Friday, September 1, 2023



Marge In Ward C


She is both sick

and homesick.


for the return of her own bed

and dew on the willow leaves

in the early morning.


for the photographs

from a magic age.


for a time when she could forget herself,

know only others.


for the struggle

that came down hard

on the day to day

but left her body alone.

She’s sick of what remains,

homesick for what is gone.


The Photos On The Bookcase


On my bookcase,

pressed hard against “I, Claudius”,

is wedged a photograph

of a young man in a bathing suit,

his muscles black-and-white,

a humorous bragging

lighting up his eyes and lips.


Below, between Salinger and Saroyan,

sits a snapshot of woman,

in a floral dress,

her hair tied back,

lovely face staring into the sunlight  

through my study window,

a quiet confidence

to the slightly-parted mouth.


Perhaps, they ponder the future,

the one that is already over for them

and now part of my past.

At least, they seem so assured

that there will be one.

Only I know there was.

Only I keep them looking toward it.


An Evening At A Wake


His body falls through my fingers.

Eyes rob me blind.

That mouth is as slow as a cloud in a painting.


Meanwhile, tiny conversations sprout

in tones so low

they suffocate in thick carpet.

Family and friends,

enough sorrow for everyone.


His suit is as gray as the weather to come.

And that tie would choke him

if he wasn’t dead already.

His Sunday best is like nothing

he ever wore on the sabbath.

Even his clothes deny me.


If the priest is right,

he’s risen from his tired body,

a beam of light

embraced by the almighty glow.


If the priest is wrong.

I’ll have to carry him on my back,

up that ladder to the sky.


But how that’s possible?

His body falls through my fingers.


Belize City


I look out the window of my hotel room,

observing Belize from high above.

as I see without the pressure of being seen back –

the attractive young women in their multicolored dresses,


even the man of prominence who strides beneath my window in a tall white hat,

and the old lady who hides her face behind a fan, her beauty behind the years,

the white tile now gray, and the young man strumming the guitar,

a song of love that I cannot hear but which, no doubt, has its reasons.


Four or five you boys – I try to hear what they are shouting.

And a dreamy eyed fifteen-year old girl. 

The outdoor cafes of course. Drinks already being served.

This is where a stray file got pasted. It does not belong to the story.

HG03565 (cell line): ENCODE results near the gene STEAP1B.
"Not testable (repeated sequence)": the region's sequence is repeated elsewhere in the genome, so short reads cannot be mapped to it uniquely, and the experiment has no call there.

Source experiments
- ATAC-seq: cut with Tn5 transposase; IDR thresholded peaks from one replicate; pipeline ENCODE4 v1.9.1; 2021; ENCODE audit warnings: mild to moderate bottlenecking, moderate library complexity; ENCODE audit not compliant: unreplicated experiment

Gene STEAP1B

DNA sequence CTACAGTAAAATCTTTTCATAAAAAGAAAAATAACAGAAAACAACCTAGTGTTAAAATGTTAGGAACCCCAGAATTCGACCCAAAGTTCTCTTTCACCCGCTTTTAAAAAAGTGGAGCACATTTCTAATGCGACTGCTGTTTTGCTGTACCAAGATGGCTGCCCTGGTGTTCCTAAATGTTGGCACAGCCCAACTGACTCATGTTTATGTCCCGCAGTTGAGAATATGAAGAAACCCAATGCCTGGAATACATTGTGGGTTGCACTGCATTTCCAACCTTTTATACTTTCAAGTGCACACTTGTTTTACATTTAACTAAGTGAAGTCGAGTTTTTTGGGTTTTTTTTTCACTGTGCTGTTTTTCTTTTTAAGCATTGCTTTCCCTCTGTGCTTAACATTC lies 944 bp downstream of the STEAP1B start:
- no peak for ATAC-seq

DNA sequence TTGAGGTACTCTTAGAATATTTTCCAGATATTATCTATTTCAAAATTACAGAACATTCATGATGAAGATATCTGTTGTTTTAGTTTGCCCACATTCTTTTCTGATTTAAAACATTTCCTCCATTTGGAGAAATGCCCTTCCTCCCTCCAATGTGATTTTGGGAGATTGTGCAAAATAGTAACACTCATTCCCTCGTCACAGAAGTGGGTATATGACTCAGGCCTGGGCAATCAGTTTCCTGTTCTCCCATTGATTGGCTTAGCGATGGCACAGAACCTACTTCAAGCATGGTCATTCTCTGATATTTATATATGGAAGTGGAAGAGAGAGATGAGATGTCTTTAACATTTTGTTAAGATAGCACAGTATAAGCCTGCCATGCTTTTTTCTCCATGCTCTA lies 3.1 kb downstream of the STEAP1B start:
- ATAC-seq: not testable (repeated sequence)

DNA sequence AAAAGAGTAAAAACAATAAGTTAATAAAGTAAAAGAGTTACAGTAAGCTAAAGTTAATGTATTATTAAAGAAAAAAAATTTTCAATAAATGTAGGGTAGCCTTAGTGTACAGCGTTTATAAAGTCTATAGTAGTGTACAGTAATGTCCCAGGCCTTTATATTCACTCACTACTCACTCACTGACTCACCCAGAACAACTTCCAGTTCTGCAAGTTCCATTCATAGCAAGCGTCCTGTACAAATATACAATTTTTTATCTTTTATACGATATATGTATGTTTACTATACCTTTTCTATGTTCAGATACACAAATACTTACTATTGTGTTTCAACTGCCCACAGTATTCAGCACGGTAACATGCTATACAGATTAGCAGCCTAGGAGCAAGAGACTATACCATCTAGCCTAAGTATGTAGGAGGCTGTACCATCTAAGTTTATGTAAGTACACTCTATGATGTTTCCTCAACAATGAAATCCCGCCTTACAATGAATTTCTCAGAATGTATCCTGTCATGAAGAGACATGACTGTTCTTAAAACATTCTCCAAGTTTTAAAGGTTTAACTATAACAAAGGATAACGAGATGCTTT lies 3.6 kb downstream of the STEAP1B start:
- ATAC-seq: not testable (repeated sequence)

And the hotel opposite, white with green trim.


A couple on a third-floor patio cool each other with wine.

A dark-skinned lad flashes his pearly white teeth at a juggler.

Some stalls set up.  Food vendors. Lace sellers.

And is that a clown painted like a mishmash of Central American flags.


It’s the heat of the day and some rest against the walls,

take shelter beneath their eyelids.  

I make plans to immerse myself in the plaza.

The tourist in me could use the break.


Pouring The Tea


Though your musings have become

as heavy as rocks,

and the years have grown dense

inside of you,

and blood no longer fills your arteries eagerly

but oozes like marsh waters,

and your nerves respond to stimuli

as infrequently as buses show up at the stop

to take you to your doctors,

it's still you laying out the teacups,

cream and sugar, and offering to pour.


The pot you've carefully nurtured

with steeping bags

and steaming hot water,

is like a trophy for the times

you still can lift those rocks,

expose a thought or two,

and your body shakes off

its drab fixation with time

and the life flow's not so turgid, mired.

that it can't follow the course set for it

by a pattern of genteel heartbeats

and your tongue can savor

the flavor from your favorite Ceylonese leaves

and announce to the world,



We sip, we talk,

and it's like payday for memories.

You stow your complaints,

come down on the side of the good times.

And you do pour my cup

even though your hand is as shaky

as a poster in the wind.

All of this aging has conspired

to rob you of who you once were.

And yet, you don't spill a drop.

Your life, for all its ailing,

still doesn't begrudge you.




JOHN GREY is an Australian poet, US resident, recently published in Stand, Washington Square Review and Rathalla Review. Latest books, “Covert” “Memory Outside The Head” and “Guest Of Myself” are available through Amazon. Work upcoming in the McNeese Review, Santa Fe Literary Review and Open Ceilings.

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